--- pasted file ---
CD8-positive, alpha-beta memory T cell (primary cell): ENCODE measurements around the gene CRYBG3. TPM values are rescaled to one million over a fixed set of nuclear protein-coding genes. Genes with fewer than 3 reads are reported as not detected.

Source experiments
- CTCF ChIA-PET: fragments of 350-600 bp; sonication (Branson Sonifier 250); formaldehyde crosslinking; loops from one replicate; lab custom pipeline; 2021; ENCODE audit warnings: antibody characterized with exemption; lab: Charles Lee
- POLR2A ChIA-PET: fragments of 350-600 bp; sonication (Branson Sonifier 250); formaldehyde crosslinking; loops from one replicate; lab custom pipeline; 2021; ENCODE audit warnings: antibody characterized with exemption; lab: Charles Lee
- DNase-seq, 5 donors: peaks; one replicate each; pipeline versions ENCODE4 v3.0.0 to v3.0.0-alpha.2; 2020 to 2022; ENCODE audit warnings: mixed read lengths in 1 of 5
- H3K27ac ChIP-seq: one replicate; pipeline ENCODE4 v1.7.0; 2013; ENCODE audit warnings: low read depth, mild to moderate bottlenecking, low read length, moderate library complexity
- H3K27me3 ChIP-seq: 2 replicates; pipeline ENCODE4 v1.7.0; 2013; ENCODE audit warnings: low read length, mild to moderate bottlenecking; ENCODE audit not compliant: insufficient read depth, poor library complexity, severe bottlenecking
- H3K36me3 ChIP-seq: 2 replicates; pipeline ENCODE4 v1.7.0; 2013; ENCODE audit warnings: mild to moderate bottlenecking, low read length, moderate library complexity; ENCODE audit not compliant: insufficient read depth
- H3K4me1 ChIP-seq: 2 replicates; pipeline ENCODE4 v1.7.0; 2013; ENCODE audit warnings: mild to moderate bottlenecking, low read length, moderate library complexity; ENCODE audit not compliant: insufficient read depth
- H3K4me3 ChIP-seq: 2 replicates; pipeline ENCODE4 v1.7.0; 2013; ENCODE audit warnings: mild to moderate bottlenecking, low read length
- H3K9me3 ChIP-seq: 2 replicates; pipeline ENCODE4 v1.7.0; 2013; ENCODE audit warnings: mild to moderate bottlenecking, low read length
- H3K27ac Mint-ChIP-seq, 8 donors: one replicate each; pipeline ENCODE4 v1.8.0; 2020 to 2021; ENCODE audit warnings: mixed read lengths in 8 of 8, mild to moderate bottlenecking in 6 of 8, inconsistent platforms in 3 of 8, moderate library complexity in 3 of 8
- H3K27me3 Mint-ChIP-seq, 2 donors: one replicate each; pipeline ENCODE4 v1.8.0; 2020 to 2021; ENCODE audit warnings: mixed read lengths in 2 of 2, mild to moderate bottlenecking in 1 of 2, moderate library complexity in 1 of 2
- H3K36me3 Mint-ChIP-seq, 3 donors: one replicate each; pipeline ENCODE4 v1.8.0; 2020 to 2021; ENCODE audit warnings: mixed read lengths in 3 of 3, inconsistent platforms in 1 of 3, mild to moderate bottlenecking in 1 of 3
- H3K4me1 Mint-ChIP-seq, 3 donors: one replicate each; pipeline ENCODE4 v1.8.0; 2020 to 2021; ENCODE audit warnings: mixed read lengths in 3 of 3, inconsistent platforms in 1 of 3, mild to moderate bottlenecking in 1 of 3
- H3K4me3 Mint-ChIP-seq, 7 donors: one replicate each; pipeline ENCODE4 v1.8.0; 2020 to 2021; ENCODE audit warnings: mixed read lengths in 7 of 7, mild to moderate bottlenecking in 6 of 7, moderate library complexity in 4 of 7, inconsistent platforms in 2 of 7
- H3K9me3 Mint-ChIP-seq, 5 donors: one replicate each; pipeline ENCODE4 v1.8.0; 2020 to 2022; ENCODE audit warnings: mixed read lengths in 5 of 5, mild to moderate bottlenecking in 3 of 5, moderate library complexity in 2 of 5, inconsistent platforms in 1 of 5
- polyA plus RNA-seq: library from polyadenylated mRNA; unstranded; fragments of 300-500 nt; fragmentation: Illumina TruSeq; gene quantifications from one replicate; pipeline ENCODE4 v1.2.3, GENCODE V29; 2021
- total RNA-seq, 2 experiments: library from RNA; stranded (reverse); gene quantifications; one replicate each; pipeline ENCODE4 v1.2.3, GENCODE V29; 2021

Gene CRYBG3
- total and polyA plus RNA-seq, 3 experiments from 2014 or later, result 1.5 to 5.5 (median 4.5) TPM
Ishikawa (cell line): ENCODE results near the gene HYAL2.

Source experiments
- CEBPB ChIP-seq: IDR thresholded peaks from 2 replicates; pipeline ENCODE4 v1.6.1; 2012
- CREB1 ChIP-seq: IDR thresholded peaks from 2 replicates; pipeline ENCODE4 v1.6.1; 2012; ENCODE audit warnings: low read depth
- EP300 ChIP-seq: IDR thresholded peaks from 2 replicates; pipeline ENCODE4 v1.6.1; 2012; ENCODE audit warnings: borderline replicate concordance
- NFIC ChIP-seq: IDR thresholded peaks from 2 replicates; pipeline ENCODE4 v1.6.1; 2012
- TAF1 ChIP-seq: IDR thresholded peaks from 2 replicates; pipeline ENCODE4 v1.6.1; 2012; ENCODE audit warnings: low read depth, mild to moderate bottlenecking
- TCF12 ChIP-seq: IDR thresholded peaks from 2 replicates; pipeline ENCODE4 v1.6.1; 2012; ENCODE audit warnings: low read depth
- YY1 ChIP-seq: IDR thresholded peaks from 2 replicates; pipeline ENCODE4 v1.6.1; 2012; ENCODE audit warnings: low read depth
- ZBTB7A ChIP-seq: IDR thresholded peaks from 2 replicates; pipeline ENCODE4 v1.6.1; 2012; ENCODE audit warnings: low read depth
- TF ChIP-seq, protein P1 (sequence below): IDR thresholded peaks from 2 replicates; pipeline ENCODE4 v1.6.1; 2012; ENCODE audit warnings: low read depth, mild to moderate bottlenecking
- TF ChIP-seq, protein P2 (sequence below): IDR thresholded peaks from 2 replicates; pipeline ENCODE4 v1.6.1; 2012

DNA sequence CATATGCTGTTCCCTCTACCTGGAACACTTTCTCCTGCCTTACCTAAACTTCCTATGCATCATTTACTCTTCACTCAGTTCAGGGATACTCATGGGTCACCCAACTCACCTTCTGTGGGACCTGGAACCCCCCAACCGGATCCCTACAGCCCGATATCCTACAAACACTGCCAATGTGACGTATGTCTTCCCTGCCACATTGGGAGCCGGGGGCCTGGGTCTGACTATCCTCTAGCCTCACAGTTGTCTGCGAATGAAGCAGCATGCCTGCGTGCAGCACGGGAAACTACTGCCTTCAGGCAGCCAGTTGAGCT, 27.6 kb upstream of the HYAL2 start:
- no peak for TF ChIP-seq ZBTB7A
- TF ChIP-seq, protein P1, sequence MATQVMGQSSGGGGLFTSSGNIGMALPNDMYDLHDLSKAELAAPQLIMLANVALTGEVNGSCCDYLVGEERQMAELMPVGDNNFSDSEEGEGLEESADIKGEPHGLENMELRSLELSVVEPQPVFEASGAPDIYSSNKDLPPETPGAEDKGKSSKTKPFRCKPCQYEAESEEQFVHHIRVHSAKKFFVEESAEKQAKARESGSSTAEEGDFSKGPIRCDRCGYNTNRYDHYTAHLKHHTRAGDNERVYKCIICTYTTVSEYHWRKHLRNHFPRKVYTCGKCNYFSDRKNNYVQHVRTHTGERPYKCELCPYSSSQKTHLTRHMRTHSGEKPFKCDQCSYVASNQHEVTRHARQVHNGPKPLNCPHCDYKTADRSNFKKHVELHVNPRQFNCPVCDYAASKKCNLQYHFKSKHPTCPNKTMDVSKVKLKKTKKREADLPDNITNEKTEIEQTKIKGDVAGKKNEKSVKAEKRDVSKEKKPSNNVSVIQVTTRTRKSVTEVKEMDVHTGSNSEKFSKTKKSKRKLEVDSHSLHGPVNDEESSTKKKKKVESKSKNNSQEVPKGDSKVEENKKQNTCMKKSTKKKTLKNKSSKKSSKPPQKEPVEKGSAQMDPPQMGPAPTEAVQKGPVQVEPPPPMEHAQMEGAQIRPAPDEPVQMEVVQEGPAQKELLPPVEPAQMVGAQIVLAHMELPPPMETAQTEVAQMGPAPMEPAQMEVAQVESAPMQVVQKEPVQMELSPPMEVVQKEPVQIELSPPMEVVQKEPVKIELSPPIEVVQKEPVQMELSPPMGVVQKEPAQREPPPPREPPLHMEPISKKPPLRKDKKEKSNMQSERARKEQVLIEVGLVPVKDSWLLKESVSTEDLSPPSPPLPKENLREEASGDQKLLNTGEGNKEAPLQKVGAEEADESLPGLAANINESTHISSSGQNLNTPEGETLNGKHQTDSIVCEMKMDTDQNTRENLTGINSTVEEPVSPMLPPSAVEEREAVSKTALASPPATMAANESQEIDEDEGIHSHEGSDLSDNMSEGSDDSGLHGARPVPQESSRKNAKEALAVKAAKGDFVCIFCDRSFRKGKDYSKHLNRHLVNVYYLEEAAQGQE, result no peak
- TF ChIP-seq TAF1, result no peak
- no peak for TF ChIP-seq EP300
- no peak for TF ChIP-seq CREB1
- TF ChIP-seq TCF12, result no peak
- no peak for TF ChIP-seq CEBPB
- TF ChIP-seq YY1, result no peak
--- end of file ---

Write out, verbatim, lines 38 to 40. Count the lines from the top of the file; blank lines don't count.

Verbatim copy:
- no peak for TF ChIP-seq EP300
- no peak for TF ChIP-seq CREB1
- TF ChIP-seq TCF12, result no peak